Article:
You don’t need specific tools to deal with pink mold or to call in a crew of professional cleaners to clean your little appliance because it is not intrinsically dangerous. However, prolonged contact with pink mold might lead to respiratory issues. If the pink mold in your humidifier isn’t removed, it will have a chance to spray into the air along with the cool mist vapor.
When this occurs, mold that has been released from the humidifier seeks out a new area to colonize, and frequently that area is your nose and lungs. “Humidifier lung” is a condition that can result from this. Because of this issue, some people mistakenly feel that using a humidifier is risky, however the problem is entirely the result of faulty maintenance on the humidifier.
The signs of humidifier lung are similar to that of a cold: wheezing, congestion, and fever.
Regular humidifier inspection and cleaning is the best method to prevent a pink mold problem. You won’t ever have to worry about becoming sick from your humidifier if you take the necessary precautions.
How to Clean Pink Mold from a Humidifier
Every time you refill your humidifier with water, which should be about once per week, you should conduct routine humidifier cleaning and maintenance. This level of maintenance and care ought to be sufficient to prevent pink mold from ever growing on your humidifier.
You can clean your humidifier in 5 easy steps if there is no mold present.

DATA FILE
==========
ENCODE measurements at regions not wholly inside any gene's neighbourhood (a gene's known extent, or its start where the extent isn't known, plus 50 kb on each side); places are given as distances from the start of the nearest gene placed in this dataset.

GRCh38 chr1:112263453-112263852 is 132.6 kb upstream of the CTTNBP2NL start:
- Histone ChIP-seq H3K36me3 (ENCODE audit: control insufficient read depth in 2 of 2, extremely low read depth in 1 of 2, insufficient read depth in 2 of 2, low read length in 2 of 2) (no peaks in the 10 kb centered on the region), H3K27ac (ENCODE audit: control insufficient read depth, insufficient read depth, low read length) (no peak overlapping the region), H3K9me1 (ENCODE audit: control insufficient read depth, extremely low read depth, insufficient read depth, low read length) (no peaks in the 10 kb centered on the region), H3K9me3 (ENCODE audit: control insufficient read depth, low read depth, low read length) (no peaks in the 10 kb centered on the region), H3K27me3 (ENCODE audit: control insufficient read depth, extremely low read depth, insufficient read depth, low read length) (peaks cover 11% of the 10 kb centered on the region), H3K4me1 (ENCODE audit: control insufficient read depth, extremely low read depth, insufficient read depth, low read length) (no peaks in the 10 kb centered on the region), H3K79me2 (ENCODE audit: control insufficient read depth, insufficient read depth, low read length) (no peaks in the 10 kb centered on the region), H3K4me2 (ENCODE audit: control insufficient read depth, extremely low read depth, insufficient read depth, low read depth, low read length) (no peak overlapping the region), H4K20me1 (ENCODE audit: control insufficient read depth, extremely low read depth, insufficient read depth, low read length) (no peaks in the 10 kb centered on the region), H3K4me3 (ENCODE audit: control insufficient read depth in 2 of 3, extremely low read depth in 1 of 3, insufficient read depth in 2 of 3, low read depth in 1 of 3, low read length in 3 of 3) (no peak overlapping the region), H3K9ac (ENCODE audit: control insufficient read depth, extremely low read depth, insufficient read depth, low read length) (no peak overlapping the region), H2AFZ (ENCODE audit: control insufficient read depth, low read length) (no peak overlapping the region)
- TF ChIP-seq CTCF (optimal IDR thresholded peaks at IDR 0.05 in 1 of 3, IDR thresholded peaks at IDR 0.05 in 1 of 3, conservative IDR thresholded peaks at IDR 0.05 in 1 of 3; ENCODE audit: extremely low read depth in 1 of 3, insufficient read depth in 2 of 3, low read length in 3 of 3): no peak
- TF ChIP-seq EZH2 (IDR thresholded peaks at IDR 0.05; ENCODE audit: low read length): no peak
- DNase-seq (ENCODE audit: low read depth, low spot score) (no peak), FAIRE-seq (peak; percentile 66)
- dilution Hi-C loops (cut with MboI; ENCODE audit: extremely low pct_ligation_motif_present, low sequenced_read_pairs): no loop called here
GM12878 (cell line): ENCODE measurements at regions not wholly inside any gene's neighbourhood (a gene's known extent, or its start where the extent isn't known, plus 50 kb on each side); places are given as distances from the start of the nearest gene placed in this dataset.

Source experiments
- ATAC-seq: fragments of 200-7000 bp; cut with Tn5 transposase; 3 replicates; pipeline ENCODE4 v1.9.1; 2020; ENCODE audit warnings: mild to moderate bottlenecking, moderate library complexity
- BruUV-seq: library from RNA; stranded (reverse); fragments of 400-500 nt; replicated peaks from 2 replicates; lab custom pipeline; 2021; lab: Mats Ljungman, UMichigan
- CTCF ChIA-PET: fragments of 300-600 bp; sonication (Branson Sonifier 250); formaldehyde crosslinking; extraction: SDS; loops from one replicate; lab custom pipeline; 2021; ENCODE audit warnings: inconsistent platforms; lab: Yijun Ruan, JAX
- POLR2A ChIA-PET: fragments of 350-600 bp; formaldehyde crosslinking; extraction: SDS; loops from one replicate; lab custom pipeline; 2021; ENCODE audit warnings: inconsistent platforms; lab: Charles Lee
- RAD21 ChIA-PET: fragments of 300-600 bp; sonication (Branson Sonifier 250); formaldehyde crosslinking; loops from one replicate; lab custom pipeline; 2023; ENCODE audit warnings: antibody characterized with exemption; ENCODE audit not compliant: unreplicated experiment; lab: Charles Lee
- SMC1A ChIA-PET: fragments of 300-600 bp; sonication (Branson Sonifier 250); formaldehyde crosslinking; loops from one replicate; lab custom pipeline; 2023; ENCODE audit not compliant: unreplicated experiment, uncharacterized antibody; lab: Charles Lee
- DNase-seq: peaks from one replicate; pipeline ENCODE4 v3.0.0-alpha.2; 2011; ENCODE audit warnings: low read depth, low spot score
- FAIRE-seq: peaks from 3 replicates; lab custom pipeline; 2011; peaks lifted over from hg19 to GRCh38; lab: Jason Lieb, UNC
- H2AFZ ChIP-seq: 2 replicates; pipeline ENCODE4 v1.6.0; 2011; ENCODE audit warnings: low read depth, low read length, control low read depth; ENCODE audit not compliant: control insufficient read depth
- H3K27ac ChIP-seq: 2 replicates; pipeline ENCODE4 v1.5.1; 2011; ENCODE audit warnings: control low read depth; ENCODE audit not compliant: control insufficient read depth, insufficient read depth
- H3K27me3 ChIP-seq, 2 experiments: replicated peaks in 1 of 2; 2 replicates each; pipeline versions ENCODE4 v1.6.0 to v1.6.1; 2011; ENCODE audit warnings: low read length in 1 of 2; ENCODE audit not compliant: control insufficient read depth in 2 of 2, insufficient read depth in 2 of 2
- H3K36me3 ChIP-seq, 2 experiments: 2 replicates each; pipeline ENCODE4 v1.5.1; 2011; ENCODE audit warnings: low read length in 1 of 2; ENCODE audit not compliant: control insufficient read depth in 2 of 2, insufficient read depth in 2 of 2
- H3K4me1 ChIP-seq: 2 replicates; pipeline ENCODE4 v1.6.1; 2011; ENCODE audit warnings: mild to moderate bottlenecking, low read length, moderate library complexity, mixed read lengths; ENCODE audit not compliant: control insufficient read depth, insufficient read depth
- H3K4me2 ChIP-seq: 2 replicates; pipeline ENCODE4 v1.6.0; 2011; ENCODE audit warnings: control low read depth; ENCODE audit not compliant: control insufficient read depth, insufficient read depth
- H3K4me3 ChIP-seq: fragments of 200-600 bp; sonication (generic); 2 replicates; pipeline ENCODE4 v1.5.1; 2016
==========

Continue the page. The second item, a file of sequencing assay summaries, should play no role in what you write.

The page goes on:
- Remove the water bowl from the humidifier and dump any residual water before unplugging your device.
- The water basin’s interior can be cleaned with a light soap and fresh sponge.
- Dry thoroughly and replace.
- Verify that there is no mold growth by looking at the vapor spout.
- The vapor spout can be cleaned with a light cleaner and a fresh rag or paper towel.
You can quickly clean and put your humidifier back to use if it has pink mold. Always adhere to the manufacturer’s cleaning recommendations for your humidifier.
If your humidifier’s manufacturer’s instructions permit it, use the following procedures to clean it of mold and your humidifier:
- Remove the humidifier’s plug before removing the tank from the base.
- Either hydrogen peroxide or vinegar should be added to the water tank. The use of a chemical agent, such as bleach, is possible but not really necessary and, depending on the manufacturer’s recommendations, may even pose a risk to the machine.
- Give the vinegar or peroxide in the tank around 30 minutes to settle. This provides the pink mold enough time to degrade so that it may be easily removed.
- Fill the tank with warm water after emptying the peroxide or vinegar.
- Dry completely.
- Carefully follow the manufacturer’s directions for cleaning the base with a water and vinegar or peroxide solution.
- Examine the vapor spigot. Use the same mixture of vinegar or peroxide and a toothbrush to remove the buildup if it includes mold.
You and your family should be safe as long as you maintain and clean your humidifier properly. Pink mold shouldn’t be a problem. Using distilled water rather than tap water in the humidifier is another preventative measure you may take to stop pink mold from growing.
A humidifier frequently develops pink mold, which is simple to get rid of by giving it a thorough cleaning. By periodically inspecting and cleaning your humidifier and choosing to use distilled water instead of tap water in your machine, you may stop the growth and accumulation of pink mold.
Pink mold can be dangerous if left untreated, so it’s critical to take action to ensure its prompt removal from your humidifier so the mold does not have a chance to spread out with the cool mist vapors.